Check the joints on the stalk for small, clear hairs. When the plant has matured enough, a female will begin flowering. At the joints where the branches fulfill the main stalk, you’ll see little, clear hairs, called pistils, coming out of a small, tear-shaped bud embedded into the joint. Regularly, there will also be “growth tips”, which are new branches and groups of leaves, growing as well.
Male plants will have the little buds (pollen sacs), however will not have the associated hair growing out of it.
Inspect the joints on the stalk for male flowers. The little balls that grow on the joints of the stalk (where the other branches fulfill the main stalk) are the primary indicators of male plants. These flowers release pollen and need to be eliminated for a much better crop.
Know that hermaphroditic (both sexes) plants exist, and need to be treated as males.
Plants can grow both pollen sacs and pistils. If it does, it is hermaphroditic and should be dealt with like a male.
Cannabis plants can grow both sex organs. If you see any of the tell-tale male buds, you ought to trim them like you would a normal male plant. They will still release pollen that can destroy your crop. “Hermies” are usually undesirable plants, and they can destroy a small crop with their pollen if you’re not careful.
The Lifecycle of a Cannabis Plant
The lifecycle of the cannabis plant is not too different from your average plant. But it’s important to know the breakdown if you want to get to the bottom of its biological composition.
As with any plant, the first stage of a cannabis plant is the seed. A cannabis seed should look dark brown (though some can be light in colour) and feel hard and dry. If your seed is green or squishy, it is undeveloped and will not germinate.
Germination can be encourage by watering seeds in a paper towel. When the seed has sprouted, it’s ready to be placed in soil and start the growing process!
After this, it’s just a waiting game to see the plant’s iconic leaves appear.
This stage lasts between 1 and 2 weeks.
It’s hard not to notice the cannabis plant become a seedling because of the fan of leaves that begin to appear. As the plant grows, the leaves it produces will develop more blades – a mature cannabis plant will have 5-7 blades per leaf. Though, some lucky plants do develop more!
If the plant has the desired amount of blades, it’s considered a seedling! As a seedling, the plant will need around 16 hours of light a day. A healthy seedling will be a vibrant green colour.
Perhaps surprising to some will be the fact that the cannabis plant doesn’t need much water to survive. In fact, it’s very prone to overwatering because its roots are quite small.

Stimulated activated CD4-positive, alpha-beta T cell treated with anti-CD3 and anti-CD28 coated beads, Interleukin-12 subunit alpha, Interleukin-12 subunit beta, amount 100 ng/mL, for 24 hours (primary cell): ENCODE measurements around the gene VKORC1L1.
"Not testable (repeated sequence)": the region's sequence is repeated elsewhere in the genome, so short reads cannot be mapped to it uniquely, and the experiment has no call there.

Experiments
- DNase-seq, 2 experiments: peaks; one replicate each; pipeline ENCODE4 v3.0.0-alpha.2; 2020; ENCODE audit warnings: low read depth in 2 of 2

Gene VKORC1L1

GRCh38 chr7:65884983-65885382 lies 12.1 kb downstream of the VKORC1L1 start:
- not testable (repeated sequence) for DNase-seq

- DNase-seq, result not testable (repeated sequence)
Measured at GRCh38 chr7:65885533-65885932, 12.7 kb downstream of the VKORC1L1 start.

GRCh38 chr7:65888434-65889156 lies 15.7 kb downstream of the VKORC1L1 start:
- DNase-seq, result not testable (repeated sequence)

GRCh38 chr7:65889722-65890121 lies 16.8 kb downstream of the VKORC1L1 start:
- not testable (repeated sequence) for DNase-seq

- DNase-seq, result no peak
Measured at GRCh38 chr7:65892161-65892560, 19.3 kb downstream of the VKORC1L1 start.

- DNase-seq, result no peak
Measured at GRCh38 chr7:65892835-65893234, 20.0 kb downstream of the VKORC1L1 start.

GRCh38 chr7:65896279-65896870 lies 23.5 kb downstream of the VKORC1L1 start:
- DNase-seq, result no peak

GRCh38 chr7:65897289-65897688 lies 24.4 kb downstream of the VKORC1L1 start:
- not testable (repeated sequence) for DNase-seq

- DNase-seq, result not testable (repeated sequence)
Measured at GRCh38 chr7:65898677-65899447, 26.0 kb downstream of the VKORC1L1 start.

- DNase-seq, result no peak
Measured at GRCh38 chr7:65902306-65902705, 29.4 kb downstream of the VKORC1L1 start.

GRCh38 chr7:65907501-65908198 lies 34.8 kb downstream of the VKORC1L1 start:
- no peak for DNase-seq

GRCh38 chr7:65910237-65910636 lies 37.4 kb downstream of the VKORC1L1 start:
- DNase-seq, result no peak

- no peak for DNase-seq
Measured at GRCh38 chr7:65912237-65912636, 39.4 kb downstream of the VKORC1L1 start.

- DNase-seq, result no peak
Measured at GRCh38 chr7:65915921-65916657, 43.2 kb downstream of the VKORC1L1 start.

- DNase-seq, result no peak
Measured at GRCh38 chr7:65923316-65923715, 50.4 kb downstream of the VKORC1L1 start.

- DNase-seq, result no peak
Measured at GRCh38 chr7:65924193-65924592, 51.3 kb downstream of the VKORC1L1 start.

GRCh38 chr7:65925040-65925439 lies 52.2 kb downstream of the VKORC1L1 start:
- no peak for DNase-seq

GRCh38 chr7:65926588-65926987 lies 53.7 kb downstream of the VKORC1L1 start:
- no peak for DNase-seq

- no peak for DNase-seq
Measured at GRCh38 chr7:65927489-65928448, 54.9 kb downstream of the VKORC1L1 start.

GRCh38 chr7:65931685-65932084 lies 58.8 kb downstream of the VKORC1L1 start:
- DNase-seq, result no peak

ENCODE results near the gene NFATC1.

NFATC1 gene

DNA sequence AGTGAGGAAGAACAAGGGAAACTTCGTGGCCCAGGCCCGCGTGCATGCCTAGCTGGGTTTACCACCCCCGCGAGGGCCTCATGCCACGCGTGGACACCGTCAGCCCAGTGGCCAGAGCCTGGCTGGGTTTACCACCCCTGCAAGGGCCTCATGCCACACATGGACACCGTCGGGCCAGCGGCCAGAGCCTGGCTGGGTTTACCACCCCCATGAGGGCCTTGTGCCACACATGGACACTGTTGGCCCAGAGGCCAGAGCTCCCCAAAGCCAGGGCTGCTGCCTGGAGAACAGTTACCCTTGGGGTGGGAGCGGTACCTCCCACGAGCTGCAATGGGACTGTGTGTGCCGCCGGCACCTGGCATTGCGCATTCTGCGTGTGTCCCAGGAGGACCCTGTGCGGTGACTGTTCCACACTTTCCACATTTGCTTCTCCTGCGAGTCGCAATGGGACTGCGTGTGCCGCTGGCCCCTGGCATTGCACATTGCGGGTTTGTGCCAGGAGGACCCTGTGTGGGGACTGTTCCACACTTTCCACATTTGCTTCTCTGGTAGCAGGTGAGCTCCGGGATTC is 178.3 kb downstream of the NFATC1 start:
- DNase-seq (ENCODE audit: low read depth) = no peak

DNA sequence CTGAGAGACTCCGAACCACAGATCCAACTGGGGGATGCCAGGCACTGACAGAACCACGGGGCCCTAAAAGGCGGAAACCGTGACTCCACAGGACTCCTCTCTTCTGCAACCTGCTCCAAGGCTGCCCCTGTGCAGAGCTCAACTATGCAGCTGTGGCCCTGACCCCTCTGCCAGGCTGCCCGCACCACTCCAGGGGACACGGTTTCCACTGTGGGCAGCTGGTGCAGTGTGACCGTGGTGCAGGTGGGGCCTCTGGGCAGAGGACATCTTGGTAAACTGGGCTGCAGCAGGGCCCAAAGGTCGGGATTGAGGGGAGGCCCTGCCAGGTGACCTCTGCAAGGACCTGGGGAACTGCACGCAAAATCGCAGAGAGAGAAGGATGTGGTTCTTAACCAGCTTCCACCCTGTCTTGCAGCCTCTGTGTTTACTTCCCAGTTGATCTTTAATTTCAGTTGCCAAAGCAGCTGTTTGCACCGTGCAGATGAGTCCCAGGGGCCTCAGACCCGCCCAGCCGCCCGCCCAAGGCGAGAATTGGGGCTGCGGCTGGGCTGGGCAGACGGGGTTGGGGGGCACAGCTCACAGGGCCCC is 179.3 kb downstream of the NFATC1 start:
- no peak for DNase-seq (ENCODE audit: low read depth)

The cannabis plant can also be vulnerable to disease and mold at this stage. So remember, the cannabis plant you’re smoking was a survivor!
This stage typically lasts between 2 to 3 weeks.
This is one of the longest stages in the cannabis plant’s lifecycle and can last between 3 and 16 weeks, depending on the plant.
In this stage, the plant will still receive plenty of light – 6 of which will need to be in direct sunlight – and will need to be watered a little more regularly. Because of this, the growth will really start to kick in!
This is the stage in which the plant starts displaying sex organs too! It’s important to note the sex of each plant as the male plants can fertilize the female plants. This may not seem like much of a problem, but fertilized cannabis plants can be less rich in CBD and THC content. This is less than ideal.
Sometimes, the male cannabis plants are thrown away, but when kept, they can actually also produce enough CBD and THC content to be equally useful. You just have to get a little more creative with them.
The penultimate stage of the cannabis plant is when the plant will begin developing resinous buds and provides confirmation that the effort was worth it.
Most cannabis strains will begin flowering in 8-9 weeks, but some can take a few more weeks to be truly ready. Regardless, when the plant does start to flower, the trichome density will start increasing and the plant gets very sticky.
At this stage, the plant naturally gets less light within the day – decreasing from 16 to 12, as would be expected as summer fades.
Finally, the plant is ready for harvest! And that’s when the real work begins.
Stay tuned for our next blog post: How to Harvest & Store Homegrown Cannabis.
Learn more about Cannabis…
There’s plenty to learn about the cannabis plant and how to safely use it.